Editorials, Opinion

Exec order isn’t an election takeover

The way West Virginia Secretary of State Mac Warner talks about President Biden’s Executive Order No. 14019, you would think the executive branch was trying to wrest control of elections from the states and impose a federalized system. We read the executive order in question and find ourselves wondering if Warner — and the eight other secretaries of state who filed an amicus brief with the U.S. Supreme Court to block it — read the same document we did.

As far as we can tell, all the order does is instruct executive branch agencies to help people understand when, where and how to vote, all in accordance to “applicable laws,” which we understand to mean applicable state voting laws. In fact, the language specifically says for agencies to partner with “State, local, Tribal and territorial election officials.”

There are several main points to the executive order. The first part focuses on education and facilitating voters’ access to information and resources, including “about how to register to vote, how to request a vote-by-mail ballot, and how to cast a ballot in upcoming elections.” The order also directs federal agencies to make sure any election information on their websites links to state election websites or the federal site vote.gov. (Vote.gov, in turn, will also help you navigate to your state’s election website.) There are instructions for making sure websites are easily navigable, including for those with disabilities or who have trouble with English.

The next part issues guidance for federal agencies to partner with state and local governments to host voter registration drives, absentee ballot application drives for those eligible or election information meetings on agency premises. It specifies that if local government officials ask to use the agency’s property for pre-election activities, the agency can’t really say no (with some exceptions). There are later instructions for facilitating absentee voting for armed forces or civil service members living overseas.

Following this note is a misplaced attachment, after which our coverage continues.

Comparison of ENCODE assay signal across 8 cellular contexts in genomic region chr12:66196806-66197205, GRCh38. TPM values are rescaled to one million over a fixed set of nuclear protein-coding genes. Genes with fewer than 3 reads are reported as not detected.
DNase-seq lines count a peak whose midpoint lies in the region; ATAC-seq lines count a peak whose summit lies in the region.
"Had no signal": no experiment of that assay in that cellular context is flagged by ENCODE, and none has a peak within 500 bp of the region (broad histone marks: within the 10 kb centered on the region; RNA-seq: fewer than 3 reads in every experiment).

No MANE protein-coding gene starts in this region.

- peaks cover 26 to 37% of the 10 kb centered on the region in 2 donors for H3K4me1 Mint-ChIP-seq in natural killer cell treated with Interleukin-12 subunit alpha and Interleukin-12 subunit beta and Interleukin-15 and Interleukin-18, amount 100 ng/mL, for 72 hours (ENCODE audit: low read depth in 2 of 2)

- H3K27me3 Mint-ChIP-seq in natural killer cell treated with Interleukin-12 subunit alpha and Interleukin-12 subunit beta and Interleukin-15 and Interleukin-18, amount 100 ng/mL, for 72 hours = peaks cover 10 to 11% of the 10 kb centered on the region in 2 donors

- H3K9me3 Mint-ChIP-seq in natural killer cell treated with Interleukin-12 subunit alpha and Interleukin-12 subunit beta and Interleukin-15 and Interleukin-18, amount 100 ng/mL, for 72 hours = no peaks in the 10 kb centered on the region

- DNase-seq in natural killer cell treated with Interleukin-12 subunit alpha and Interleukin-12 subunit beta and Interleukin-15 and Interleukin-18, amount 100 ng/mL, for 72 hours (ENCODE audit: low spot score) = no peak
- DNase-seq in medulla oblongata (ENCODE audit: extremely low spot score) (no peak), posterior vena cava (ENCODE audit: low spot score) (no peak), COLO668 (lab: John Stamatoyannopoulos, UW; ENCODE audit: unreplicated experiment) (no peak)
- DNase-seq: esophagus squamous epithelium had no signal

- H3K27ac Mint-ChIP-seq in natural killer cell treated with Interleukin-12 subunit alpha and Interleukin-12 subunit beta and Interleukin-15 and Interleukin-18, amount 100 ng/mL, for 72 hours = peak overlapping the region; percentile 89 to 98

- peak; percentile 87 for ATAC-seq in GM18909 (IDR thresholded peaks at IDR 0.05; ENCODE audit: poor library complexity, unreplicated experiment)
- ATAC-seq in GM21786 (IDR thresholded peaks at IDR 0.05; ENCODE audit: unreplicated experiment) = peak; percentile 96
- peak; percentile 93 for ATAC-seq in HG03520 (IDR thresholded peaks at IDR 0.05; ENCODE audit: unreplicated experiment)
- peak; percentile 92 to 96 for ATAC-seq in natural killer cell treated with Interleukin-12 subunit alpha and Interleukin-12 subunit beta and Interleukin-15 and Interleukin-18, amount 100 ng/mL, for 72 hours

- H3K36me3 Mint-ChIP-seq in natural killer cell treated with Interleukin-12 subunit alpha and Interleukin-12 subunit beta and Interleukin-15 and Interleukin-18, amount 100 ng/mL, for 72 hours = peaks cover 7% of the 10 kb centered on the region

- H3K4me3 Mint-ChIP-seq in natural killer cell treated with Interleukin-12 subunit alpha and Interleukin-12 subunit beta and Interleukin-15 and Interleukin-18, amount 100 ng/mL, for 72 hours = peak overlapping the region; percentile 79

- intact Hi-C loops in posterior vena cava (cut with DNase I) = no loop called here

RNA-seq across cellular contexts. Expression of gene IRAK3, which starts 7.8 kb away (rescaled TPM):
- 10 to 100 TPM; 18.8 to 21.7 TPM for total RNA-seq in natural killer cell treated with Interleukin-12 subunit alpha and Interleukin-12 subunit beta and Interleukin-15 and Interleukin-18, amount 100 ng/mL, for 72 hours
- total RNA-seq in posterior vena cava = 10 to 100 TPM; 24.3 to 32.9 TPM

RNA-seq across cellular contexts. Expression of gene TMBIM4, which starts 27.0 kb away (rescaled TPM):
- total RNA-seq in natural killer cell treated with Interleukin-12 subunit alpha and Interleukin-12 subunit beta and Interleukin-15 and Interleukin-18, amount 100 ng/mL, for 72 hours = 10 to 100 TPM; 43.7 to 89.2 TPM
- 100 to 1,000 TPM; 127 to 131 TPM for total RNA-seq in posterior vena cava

What might be the coolest part (for civic engagement enthusiasts such as ourselves) is the order’s instructions for federal agencies to make it easier for federal employees to get time off to go early vote or work as a poll worker or poll observer.

Finally, the order instructs agencies to make sure incarcerated individuals in federal custody, recently released from custody or on probation know how, when and if they are able to vote, as well as how to register to vote, when they can vote and how to get reliable election information. For example, in Maine and Vermont, felons retain their right to vote while in custody, whereas in West Virginia, the right to vote is only restored after the completion of the convict’s sentence. Because state laws vary, some convicts become confused about whether or not they can vote and if they can, when they become eligible again.

We don’t see anything in this order that would constitute a federal usurpation of state elections. And we can’t understand why Warner and others would attack a measure meant to help states increase voter registration and turnout. Indeed, Warner has gone out of his way to condemn absentee or mail-in voting, in particular, despite the fact it’s most used by elderly voters — the same ones most likely to vote Republican. The logic baffles us. The only explanation is that the Republican Party has made opposing Biden the center of its platform, and Warner will continue to follow the party’s lead, even if it hurts his constituents.